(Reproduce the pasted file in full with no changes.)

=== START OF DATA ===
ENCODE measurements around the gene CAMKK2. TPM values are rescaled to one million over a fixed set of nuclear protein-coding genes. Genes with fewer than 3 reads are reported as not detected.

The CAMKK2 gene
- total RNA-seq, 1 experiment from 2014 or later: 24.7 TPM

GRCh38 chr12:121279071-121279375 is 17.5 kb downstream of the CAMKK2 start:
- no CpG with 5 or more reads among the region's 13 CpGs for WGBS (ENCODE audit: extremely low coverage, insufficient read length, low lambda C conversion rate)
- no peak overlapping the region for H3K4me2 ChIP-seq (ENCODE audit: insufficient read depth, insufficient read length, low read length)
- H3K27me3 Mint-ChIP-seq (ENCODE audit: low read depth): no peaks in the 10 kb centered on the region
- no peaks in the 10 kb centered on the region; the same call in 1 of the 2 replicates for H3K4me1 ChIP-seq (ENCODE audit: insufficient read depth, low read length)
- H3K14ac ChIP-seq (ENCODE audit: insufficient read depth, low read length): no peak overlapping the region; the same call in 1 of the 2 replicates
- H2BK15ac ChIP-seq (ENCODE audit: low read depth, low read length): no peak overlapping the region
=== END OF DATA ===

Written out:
ENCODE measurements around the gene CAMKK2. TPM values are rescaled to one million over a fixed set of nuclear protein-coding genes. Genes with fewer than 3 reads are reported as not detected.

The CAMKK2 gene
- total RNA-seq, 1 experiment from 2014 or later: 24.7 TPM

GRCh38 chr12:121279071-121279375 is 17.5 kb downstream of the CAMKK2 start:
- no CpG with 5 or more reads among the region's 13 CpGs for WGBS (ENCODE audit: extremely low coverage, insufficient read length, low lambda C conversion rate)
- no peak overlapping the region for H3K4me2 ChIP-seq (ENCODE audit: insufficient read depth, insufficient read length, low read length)
- H3K27me3 Mint-ChIP-seq (ENCODE audit: low read depth): no peaks in the 10 kb centered on the region
- no peaks in the 10 kb centered on the region; the same call in 1 of the 2 replicates for H3K4me1 ChIP-seq (ENCODE audit: insufficient read depth, low read length)
- H3K14ac ChIP-seq (ENCODE audit: insufficient read depth, low read length): no peak overlapping the region; the same call in 1 of the 2 replicates
- H2BK15ac ChIP-seq (ENCODE audit: low read depth, low read length): no peak overlapping the region